Safer Choice is the first federal label for cleaning products and it is proving incredibly popular. More than 2,000 products have already earned the right to carry the logo. They’re available in local grocery stores and hardware stores, and include cleaners for use at home, offices, schools, hotels and sports venues.

The agency’s website (https://www.epa.gov/saferchoice) lists all the products that proudly carry the Safer Choice label. We also offer interactive tools to find the best cleaning products for your home and for businesses like schools, hotels, offices, and sports venues. And my personal favorite – cleaners for those grimy windows.

By Curt Spalding, Regional Administrator, US EPA Region 1 (New England Region)

Editor's Note: The opinions expressed here are those of the author. They do not reflect EPA policy, endorsement, or action, and EPA does not verify the accuracy or science of the contents of the blog.

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Water for Emergencies: Bigger Solutions than Bottled Water

By Lauren Wisniewski

It is easy to take our drinking water and wastewater services for granted.  Most, if not all, of us have lost electricity in our homes, but I can recall only one time when I turned on my faucet and I had no tap water. That time was in November 2010, just a day after coming home from the hospital after giving birth to my twin daughters.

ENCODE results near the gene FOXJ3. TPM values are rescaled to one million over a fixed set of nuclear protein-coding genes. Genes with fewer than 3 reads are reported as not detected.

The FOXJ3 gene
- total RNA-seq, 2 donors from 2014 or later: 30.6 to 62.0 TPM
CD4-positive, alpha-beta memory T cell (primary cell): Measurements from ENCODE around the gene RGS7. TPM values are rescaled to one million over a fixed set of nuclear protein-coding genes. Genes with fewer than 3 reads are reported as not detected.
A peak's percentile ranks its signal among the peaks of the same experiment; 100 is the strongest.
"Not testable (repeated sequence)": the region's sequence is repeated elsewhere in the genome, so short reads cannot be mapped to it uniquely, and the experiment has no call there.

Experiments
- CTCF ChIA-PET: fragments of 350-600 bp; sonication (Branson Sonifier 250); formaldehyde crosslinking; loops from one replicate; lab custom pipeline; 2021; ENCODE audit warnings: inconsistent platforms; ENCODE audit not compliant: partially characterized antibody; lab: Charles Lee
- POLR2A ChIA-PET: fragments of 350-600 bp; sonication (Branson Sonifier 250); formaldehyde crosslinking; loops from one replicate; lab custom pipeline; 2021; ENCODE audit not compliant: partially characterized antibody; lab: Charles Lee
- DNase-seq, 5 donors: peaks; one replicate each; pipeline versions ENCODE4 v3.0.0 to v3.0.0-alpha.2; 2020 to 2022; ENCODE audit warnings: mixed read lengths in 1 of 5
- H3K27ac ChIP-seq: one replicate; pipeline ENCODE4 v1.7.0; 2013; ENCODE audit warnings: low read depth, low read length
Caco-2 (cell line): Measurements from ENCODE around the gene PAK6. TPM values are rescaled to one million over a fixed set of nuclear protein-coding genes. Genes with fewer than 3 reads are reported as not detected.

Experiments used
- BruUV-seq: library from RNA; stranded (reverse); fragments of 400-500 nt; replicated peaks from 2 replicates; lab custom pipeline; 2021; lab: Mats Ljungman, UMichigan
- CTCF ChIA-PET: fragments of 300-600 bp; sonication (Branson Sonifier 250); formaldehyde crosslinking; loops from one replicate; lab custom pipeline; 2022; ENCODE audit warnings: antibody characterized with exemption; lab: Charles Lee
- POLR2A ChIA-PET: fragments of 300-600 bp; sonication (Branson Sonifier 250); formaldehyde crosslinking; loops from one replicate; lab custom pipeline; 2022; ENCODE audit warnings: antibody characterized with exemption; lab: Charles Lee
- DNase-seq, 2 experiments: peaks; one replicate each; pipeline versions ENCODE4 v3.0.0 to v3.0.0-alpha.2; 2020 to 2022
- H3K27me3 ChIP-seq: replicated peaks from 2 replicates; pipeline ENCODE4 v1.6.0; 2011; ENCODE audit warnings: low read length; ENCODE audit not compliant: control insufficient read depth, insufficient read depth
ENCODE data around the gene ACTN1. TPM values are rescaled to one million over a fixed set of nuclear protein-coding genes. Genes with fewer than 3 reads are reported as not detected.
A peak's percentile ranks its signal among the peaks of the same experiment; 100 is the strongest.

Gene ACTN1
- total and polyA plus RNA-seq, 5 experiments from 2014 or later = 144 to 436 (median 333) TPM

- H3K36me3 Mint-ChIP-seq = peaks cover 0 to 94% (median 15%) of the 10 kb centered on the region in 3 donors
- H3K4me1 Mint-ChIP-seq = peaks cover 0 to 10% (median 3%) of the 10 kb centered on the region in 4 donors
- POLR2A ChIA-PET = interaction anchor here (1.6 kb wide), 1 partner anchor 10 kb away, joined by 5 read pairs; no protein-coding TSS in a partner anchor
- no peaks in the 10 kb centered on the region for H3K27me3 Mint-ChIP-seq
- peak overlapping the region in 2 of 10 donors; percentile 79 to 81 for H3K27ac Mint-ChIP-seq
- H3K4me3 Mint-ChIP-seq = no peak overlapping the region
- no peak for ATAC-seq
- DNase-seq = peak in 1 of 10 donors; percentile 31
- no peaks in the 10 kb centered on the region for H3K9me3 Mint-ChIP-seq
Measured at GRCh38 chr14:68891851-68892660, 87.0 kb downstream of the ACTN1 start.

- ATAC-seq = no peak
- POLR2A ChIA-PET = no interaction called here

I panicked. I sent my husband down to the basement to get our emergency supply of bottled water, which I bought soon after I started working on water infrastructure resilience and emergency preparedness. Those bottles were long expired. I was ready to send him to the store to buy bottled water (which may not be an option in a wide-scale event). Thankfully, my sister quickly determined that our outage was due to water main repairs on our street and the county utility workers soon had our water working again.

Though our water outage was brief, it highlighted the importance of preparedness both at the personal and utility level. In our home, my family now stores an ample emergency  supply water in our basement as part of our emergency supplies, and I make sure to replace it before it expires. In our community, I know that my county is prepared for power outages, too. It has stand-by emergency generators or transfer switches to connect readily to a portable generator at its water pumping stations and has enough fuel to power its generators for several days. To find out more about building power resilience at your water utility, check out the Power Resilience Guide for Drinking Water and Wastewater Utilities, which provides tips, case studies, and short videos to help ensure your vital water services continue even during power outages.